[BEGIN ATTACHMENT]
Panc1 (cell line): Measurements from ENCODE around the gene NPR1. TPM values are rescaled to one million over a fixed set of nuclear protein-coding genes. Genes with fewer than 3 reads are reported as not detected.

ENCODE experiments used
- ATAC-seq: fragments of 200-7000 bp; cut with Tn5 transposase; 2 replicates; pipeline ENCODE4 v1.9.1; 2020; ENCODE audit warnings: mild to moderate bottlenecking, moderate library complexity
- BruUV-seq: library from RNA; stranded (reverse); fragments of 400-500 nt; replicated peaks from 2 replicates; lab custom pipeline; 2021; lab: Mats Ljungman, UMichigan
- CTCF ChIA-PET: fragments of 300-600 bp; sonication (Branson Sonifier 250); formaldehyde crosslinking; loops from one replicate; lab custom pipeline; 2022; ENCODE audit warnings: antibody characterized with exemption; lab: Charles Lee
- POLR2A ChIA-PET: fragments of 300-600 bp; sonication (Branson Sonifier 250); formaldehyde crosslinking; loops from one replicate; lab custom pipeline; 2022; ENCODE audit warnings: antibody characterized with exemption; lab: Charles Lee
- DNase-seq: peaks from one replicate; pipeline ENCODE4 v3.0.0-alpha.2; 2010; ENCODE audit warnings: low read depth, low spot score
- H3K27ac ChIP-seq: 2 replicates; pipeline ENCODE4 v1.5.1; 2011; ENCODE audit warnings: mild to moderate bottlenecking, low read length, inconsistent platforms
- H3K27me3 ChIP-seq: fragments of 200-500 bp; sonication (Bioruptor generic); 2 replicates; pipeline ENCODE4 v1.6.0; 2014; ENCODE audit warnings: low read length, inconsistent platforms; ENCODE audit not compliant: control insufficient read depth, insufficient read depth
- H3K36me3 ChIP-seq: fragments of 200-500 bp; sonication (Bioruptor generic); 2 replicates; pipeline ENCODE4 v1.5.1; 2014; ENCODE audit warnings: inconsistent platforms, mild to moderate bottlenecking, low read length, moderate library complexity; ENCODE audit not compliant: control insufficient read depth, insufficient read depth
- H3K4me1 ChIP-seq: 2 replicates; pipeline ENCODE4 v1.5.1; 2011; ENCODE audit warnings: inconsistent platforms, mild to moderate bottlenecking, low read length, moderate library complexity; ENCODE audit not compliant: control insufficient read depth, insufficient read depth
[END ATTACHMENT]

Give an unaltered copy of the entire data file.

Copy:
Panc1 (cell line): Measurements from ENCODE around the gene NPR1. TPM values are rescaled to one million over a fixed set of nuclear protein-coding genes. Genes with fewer than 3 reads are reported as not detected.

ENCODE experiments used
- ATAC-seq: fragments of 200-7000 bp; cut with Tn5 transposase; 2 replicates; pipeline ENCODE4 v1.9.1; 2020; ENCODE audit warnings: mild to moderate bottlenecking, moderate library complexity
- BruUV-seq: library from RNA; stranded (reverse); fragments of 400-500 nt; replicated peaks from 2 replicates; lab custom pipeline; 2021; lab: Mats Ljungman, UMichigan
- CTCF ChIA-PET: fragments of 300-600 bp; sonication (Branson Sonifier 250); formaldehyde crosslinking; loops from one replicate; lab custom pipeline; 2022; ENCODE audit warnings: antibody characterized with exemption; lab: Charles Lee
- POLR2A ChIA-PET: fragments of 300-600 bp; sonication (Branson Sonifier 250); formaldehyde crosslinking; loops from one replicate; lab custom pipeline; 2022; ENCODE audit warnings: antibody characterized with exemption; lab: Charles Lee
- DNase-seq: peaks from one replicate; pipeline ENCODE4 v3.0.0-alpha.2; 2010; ENCODE audit warnings: low read depth, low spot score
- H3K27ac ChIP-seq: 2 replicates; pipeline ENCODE4 v1.5.1; 2011; ENCODE audit warnings: mild to moderate bottlenecking, low read length, inconsistent platforms
- H3K27me3 ChIP-seq: fragments of 200-500 bp; sonication (Bioruptor generic); 2 replicates; pipeline ENCODE4 v1.6.0; 2014; ENCODE audit warnings: low read length, inconsistent platforms; ENCODE audit not compliant: control insufficient read depth, insufficient read depth
- H3K36me3 ChIP-seq: fragments of 200-500 bp; sonication (Bioruptor generic); 2 replicates; pipeline ENCODE4 v1.5.1; 2014; ENCODE audit warnings: inconsistent platforms, mild to moderate bottlenecking, low read length, moderate library complexity; ENCODE audit not compliant: control insufficient read depth, insufficient read depth
- H3K4me1 ChIP-seq: 2 replicates; pipeline ENCODE4 v1.5.1; 2011; ENCODE audit warnings: inconsistent platforms, mild to moderate bottlenecking, low read length, moderate library complexity; ENCODE audit not compliant: control insufficient read depth, insufficient read depth